Why the current controversy on climate change and conflict is missing the point

For several years researchers have been analysing the links between climate change and violent conflict. The dominant form of analysis is a quantitative approach, which correlates temperature and precipitation data with conflict records. Yet the ambiguous findings of several studies have led to an intense controversy within the research community.

Recent articles and comments in prominent academic journals, including Science, Nature and Proceedings of the National Academy of Sciences, show a deep divide, particularly between Solomon Hsiang and Marshall Burke from the University of California, Berkeley and Halvard Buhaug from the Peace Research Institute in Oslo.

In 2009 Burke and his colleagues found that higher temperatures significantly increase the likelihood of war in Africa. Based on this link, the authors projected a "54% increase in armed conflict incidence by 2030". However, using the same data as Burke but extending the considered time period, Buhaug showed that the correlation between warming and conflict disappears, concluding that "climate [is] not to blame for African civil wars".

Recently the controversy was reignited with a study by Hsiang and his colleagues, which found a strong link between climate events and human conflict "across the world, throughout history, and at all scales of social organization". The study has received significant media attention and resulted in a storm of criticism by scholars from different disciplines. Among the strongest criticism was the lumping together of very different types of conflict, ranging from domestic violence in India to murder in the US, excessive police power in the Netherlands to political instability and civil wars in Africa.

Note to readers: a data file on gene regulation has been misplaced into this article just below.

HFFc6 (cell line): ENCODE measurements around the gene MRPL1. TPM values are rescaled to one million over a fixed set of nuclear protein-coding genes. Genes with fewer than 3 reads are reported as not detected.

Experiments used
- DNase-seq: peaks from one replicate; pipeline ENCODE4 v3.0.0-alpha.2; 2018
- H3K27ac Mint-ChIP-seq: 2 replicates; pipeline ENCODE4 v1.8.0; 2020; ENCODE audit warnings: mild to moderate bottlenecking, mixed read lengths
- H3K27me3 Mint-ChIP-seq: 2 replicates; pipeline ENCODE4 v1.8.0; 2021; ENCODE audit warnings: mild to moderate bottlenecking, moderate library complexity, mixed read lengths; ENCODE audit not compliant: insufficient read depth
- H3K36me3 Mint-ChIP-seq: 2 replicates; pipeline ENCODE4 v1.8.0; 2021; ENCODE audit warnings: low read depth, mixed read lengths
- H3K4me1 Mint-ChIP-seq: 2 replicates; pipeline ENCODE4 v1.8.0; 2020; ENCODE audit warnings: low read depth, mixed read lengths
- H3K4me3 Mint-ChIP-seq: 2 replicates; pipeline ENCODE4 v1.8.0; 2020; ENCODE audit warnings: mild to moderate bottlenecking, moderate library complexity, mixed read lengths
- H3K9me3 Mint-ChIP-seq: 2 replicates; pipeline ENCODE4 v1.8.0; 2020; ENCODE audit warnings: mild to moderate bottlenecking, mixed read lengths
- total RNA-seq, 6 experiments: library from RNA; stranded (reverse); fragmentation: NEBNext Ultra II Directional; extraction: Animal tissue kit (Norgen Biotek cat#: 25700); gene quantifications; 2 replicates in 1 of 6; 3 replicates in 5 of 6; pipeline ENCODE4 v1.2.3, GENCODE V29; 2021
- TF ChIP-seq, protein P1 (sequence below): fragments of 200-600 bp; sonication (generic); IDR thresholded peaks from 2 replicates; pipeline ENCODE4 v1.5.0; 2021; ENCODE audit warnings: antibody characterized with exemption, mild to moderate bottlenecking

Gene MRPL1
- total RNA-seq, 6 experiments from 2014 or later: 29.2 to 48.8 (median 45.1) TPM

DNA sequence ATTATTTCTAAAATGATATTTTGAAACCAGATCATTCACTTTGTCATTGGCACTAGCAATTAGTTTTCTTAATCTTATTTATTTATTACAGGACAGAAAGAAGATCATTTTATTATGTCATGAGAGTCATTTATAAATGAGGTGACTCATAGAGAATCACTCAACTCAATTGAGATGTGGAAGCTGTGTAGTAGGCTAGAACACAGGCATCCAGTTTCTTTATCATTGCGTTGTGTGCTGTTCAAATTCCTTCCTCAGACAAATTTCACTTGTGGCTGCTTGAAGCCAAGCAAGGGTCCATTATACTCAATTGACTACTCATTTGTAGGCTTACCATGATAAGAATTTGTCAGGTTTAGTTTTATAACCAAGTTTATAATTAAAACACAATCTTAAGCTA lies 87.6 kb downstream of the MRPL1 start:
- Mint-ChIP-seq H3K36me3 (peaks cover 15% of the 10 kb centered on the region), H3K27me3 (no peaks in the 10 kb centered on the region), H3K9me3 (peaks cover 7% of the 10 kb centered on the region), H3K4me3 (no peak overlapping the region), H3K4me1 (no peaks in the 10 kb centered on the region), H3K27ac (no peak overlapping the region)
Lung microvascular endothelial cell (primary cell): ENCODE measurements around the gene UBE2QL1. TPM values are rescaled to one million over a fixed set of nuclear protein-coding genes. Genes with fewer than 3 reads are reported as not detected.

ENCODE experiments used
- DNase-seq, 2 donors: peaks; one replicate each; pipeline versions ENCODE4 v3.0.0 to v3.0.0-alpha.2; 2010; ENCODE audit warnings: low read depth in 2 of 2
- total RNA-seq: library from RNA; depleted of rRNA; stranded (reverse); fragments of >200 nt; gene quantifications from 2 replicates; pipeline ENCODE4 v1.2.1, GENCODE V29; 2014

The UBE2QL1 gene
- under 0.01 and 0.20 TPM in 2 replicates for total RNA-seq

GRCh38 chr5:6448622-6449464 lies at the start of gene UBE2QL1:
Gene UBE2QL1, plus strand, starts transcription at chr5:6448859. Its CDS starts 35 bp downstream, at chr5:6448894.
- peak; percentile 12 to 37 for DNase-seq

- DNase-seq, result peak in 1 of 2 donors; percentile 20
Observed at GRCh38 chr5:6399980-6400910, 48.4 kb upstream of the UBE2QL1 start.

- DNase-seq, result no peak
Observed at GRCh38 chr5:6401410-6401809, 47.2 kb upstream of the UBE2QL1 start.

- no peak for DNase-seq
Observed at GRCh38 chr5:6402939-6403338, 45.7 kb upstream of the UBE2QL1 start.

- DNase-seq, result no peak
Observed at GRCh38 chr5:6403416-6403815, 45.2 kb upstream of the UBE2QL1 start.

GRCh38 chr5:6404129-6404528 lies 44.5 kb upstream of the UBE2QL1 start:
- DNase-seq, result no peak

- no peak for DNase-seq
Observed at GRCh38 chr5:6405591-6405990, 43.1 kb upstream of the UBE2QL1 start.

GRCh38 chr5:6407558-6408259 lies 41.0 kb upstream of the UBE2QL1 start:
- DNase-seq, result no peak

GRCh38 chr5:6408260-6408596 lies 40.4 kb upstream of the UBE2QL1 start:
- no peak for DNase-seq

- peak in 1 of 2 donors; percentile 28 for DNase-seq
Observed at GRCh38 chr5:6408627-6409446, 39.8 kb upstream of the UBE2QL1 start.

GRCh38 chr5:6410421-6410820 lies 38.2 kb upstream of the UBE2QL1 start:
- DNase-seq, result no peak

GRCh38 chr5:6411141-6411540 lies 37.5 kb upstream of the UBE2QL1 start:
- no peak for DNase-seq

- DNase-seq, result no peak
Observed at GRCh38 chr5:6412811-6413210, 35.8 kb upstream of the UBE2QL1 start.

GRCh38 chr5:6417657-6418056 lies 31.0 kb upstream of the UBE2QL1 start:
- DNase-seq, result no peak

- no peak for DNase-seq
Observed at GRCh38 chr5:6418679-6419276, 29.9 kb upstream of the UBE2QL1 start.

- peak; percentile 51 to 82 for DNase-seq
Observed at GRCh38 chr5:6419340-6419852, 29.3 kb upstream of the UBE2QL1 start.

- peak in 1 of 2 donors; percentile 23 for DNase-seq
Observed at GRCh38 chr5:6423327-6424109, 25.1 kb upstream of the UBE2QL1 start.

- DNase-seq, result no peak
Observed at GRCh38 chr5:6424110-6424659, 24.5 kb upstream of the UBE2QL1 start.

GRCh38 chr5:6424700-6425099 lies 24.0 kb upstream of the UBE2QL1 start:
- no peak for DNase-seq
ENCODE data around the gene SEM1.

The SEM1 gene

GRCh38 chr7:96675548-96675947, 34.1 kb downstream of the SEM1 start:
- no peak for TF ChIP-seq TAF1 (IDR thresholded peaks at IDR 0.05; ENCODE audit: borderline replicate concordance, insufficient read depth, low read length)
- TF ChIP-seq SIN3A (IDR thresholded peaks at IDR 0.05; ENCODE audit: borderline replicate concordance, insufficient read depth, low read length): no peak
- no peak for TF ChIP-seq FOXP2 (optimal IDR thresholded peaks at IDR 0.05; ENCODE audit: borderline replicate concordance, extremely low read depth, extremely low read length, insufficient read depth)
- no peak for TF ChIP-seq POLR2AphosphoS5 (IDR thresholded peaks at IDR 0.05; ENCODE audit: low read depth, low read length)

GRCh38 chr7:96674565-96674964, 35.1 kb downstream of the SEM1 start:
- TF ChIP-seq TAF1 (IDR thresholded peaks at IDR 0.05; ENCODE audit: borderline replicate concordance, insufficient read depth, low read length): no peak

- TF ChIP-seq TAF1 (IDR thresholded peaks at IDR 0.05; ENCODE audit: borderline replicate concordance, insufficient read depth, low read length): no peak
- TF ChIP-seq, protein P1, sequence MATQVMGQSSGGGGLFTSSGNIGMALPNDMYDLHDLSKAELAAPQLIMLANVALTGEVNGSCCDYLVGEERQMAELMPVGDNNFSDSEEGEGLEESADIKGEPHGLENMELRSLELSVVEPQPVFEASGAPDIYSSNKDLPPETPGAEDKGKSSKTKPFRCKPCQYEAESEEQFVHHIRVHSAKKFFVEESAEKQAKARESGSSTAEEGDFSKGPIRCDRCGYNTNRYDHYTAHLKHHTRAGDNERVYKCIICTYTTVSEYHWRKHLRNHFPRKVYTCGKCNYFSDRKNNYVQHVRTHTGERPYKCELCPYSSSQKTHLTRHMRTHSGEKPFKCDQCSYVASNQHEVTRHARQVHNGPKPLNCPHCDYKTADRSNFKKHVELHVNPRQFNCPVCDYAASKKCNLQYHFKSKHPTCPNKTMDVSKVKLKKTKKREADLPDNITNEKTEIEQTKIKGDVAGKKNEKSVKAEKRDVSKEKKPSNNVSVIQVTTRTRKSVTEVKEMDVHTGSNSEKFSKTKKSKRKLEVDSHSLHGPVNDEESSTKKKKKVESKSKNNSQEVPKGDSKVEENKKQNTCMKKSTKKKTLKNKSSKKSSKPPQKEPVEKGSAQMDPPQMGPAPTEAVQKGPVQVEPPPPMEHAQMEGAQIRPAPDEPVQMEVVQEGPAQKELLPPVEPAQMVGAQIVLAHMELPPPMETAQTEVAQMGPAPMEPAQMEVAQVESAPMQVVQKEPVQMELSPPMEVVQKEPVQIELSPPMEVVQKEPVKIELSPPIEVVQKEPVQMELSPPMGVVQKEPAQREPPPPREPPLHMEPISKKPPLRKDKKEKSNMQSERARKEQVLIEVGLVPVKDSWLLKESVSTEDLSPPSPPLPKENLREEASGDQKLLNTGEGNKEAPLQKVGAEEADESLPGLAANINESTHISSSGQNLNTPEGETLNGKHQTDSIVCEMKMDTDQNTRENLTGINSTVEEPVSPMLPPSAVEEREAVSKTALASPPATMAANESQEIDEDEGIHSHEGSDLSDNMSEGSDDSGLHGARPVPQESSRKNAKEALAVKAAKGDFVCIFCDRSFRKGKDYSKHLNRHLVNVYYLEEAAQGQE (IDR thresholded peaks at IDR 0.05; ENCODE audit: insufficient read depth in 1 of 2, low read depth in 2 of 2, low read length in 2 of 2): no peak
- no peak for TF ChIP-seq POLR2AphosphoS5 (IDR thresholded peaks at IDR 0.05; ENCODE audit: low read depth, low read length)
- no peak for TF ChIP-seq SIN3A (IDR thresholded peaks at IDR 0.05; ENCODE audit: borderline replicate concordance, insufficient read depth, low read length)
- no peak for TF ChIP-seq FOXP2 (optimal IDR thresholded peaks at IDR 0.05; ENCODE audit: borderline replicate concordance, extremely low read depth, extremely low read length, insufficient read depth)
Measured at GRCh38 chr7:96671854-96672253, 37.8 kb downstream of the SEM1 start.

Yet, while the controversy about statistical correlations between climate and conflict variables may be an intellectually rewarding exercise for the participating scholars, it is missing the point, as correlations tell us nothing about why there is a relationship between climate and conflict. From a peacebuilding perspective, the quantitative approach is therefore of limited use. It offers no diagnostics or potential entry points for interventions which could influence or disrupt potential links between climate change and conflict.

What is needed instead is qualitative research which takes the local complexities into account. After all, climatic and environmental changes may indeed contribute to conflict, but they will never do so by themselves, but rather in concert with other socio-economic and political conflict drivers.

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